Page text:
Scott: Yeah, so here’s the thing. WordPress doesn't even support PHP 5.2 technically anymore. The technical requirement I think is 5.3 or 5.4 and up. Just yesterday we were contacted for support and most of the person’s problems that he's having is because he’s on Bluehost running PHP 5.2. All this customer has to do is update, have Bluehost update his server to a more recent PHP and all of his problems would go away.
Rachel: Right. Again, as a photographer with 1000 other things in your head, who has time to think about that, right?
Scott: Exactly. Yeah. Well, that's why having a host that will update you automatically and SiteGround for example, just announced that PHP 7 is the default.
Scott: Any new installs are automatically getting PHP 7. If you’re on a host that's being proactive, we're doing 5.6 I believe of PHP. There is no 6.
Rachel: [crosstalk 00:12:20] Okay, so that's a good distinction too. I was like, "Okay."
Scott: Yeah, I don't know why they skipped it or maybe it was, but it was never official. It was just a beta. Who knows? Yeah, I think we're on, we do 5.6, which is fine. That’s more than sufficient, but once you go to PHP 7, there's a big boost in additional functionalities and speed which is a great thing.
Rachel: Yeah, awesome.
Scott: Now, my favorite bit of news which is a fun one to share ... Why don't you share this one?
Rachel: Well, Fotoskribe which is the company I run, we haven't really talked about what Fotoskribe is but we offer a blogging service for professional photographers, so we help take the task of blogging away from you and still maintain your voice and help get you set up and on a schedule for SEO and keywording. We have merged with another company in the photography space called ShootDotEdit, and it's something that I'm so excited about.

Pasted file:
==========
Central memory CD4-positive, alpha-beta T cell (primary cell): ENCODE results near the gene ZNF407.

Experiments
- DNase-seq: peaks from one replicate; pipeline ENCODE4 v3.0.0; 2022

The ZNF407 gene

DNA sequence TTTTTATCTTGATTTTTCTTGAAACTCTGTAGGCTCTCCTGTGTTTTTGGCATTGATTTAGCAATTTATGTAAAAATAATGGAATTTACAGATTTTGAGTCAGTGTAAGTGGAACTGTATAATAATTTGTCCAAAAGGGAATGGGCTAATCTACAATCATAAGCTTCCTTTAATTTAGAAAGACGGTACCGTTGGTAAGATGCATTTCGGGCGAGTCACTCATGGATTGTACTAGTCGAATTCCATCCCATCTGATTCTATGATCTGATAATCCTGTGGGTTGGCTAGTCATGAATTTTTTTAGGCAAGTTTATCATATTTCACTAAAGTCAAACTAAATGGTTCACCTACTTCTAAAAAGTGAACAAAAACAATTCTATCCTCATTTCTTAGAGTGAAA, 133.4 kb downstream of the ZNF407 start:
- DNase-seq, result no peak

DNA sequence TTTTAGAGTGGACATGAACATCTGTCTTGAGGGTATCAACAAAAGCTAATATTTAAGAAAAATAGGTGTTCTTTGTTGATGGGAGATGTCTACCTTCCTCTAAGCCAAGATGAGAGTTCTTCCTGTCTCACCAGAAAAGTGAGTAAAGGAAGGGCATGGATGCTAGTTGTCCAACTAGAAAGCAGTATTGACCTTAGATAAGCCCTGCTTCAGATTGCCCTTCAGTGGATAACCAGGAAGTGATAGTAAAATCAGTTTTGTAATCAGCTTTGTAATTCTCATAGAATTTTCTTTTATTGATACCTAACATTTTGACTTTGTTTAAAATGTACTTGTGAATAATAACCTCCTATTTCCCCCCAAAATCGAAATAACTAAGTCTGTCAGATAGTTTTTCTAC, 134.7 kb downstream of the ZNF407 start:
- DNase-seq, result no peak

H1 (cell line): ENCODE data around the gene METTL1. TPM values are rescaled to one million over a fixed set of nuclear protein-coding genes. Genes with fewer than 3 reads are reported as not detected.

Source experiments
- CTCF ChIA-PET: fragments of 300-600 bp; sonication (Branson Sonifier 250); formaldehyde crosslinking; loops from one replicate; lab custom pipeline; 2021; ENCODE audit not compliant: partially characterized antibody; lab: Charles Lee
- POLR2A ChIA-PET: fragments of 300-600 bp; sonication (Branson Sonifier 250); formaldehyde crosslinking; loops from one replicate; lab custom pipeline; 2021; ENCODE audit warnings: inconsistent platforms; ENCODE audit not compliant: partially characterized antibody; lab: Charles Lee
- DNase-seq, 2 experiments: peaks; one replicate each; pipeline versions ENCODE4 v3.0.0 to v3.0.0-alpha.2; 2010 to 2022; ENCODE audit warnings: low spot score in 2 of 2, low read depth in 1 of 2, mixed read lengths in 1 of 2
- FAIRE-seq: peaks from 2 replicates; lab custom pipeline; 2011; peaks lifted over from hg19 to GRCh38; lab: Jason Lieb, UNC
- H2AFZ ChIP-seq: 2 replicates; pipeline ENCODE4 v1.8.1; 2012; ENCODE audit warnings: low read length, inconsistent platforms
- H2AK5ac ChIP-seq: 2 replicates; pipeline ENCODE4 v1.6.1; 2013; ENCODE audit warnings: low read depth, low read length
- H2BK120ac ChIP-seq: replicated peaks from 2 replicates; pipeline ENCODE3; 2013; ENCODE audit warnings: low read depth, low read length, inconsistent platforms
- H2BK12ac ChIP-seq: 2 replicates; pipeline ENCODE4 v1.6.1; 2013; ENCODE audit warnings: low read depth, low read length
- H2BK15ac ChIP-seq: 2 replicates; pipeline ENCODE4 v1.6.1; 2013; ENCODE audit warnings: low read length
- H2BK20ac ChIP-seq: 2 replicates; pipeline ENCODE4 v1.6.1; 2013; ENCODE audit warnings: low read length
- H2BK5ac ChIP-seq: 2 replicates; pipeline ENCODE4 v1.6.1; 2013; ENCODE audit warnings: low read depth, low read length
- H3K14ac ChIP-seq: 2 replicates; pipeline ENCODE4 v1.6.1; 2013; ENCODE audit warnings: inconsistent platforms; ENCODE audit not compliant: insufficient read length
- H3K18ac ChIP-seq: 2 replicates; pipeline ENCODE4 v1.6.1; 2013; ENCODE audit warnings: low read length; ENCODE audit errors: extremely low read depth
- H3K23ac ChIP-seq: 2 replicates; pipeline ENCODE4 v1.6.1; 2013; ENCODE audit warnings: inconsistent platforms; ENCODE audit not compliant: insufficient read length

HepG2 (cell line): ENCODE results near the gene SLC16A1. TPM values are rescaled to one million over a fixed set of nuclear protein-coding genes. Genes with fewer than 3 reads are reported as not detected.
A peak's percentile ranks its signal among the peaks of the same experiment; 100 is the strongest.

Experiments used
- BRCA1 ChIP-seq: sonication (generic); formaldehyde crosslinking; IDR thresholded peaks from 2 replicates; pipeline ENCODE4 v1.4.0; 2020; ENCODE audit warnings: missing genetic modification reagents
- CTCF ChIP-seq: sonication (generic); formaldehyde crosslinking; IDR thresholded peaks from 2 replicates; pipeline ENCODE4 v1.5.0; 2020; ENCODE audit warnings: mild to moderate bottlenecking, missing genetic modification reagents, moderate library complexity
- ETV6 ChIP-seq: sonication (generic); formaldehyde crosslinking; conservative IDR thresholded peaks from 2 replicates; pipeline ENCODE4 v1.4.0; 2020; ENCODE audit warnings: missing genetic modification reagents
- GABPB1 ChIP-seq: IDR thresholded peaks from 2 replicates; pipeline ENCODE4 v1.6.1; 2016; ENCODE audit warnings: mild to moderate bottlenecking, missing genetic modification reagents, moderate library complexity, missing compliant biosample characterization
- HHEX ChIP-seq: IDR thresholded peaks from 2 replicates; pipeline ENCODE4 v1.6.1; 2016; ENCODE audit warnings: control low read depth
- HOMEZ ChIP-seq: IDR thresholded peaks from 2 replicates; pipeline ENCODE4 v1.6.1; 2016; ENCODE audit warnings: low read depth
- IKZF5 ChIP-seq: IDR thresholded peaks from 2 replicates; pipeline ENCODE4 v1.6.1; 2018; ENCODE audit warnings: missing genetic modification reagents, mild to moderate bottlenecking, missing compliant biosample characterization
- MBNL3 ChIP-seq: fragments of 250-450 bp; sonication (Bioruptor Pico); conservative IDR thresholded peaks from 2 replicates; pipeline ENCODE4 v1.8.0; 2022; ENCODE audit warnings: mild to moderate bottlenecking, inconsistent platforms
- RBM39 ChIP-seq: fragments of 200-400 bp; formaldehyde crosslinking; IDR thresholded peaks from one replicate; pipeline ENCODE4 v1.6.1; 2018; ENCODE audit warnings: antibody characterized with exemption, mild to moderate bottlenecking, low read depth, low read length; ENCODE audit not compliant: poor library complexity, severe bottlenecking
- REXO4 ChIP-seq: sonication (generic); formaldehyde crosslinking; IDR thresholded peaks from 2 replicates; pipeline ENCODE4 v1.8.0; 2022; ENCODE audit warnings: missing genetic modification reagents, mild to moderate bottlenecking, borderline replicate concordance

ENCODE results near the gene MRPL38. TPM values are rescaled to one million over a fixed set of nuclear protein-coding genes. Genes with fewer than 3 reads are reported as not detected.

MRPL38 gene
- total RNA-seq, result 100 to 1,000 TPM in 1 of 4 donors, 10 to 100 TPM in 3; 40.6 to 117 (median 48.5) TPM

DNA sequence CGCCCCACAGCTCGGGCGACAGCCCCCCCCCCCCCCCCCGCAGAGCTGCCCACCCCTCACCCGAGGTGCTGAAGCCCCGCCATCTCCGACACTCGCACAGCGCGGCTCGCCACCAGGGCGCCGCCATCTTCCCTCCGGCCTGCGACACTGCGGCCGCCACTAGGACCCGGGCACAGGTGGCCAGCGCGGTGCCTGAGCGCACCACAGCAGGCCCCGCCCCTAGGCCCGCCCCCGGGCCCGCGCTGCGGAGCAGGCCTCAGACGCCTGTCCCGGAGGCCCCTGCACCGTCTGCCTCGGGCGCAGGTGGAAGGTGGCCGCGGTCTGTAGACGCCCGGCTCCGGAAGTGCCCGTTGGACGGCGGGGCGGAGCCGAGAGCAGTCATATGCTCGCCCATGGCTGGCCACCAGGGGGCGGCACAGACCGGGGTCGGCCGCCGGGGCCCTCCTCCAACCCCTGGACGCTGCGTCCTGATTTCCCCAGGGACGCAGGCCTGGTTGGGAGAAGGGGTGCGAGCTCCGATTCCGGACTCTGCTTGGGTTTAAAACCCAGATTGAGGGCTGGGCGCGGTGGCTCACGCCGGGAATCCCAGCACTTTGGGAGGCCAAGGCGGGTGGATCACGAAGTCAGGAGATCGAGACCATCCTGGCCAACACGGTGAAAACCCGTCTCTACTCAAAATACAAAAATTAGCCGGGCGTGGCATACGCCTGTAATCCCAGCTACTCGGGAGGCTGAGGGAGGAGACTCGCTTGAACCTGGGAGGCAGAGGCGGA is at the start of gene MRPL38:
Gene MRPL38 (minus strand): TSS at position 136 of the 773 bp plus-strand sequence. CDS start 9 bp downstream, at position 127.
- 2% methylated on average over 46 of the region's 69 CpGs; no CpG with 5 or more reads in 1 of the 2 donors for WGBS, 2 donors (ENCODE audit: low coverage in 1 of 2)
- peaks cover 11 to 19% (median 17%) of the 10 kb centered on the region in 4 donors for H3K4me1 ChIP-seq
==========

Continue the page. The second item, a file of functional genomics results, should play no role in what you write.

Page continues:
The owners of ShootDotEdit, Jared and Garrett, are people that I really believe in. Their core values are very similar to mine and it just means that we can help service more professional photographers. We are going to sit down, Scott and I, and talk about that in episode 31. I've done over 2000 blogs for photographers all around the world at this point so we're going to talk about why WordPress, why I'm such an advocate, what blogging means and then how this whole transition and merge, what it means, why it happened.
Scott: And why it's so good for photographers that are running WordPress.
Rachel: Yeah. We blog with photographs on all platforms. We blog with photographers on Squarespace, on PhotoBiz, on Showit, which Showit has a WordPress component. WordPress really is the best blogging platform out there. I know there's a lot of technical stuff, and that's why Scott and I work so diligently to help break down some of the scary parts of it, but it really is the best. We're going to talk all about that in relation to blogging in the next episode.
Scott: Yes, episode 31.
Scott: Okay, cool. This is a Q&A episode but before we get into the Q&A we wanted to bring something up that has caught our attention more than once recently and it’s related to the ProPhoto theme. Now, ProPhoto has been a dominant theme in the photography space for quite some time, and for a long time they were not responsive. What I mean by that is, they don’t automatically shrink down, and they're not fluid on mobile devices. They don’t collapse down and function correctly on an iPhone or an Android.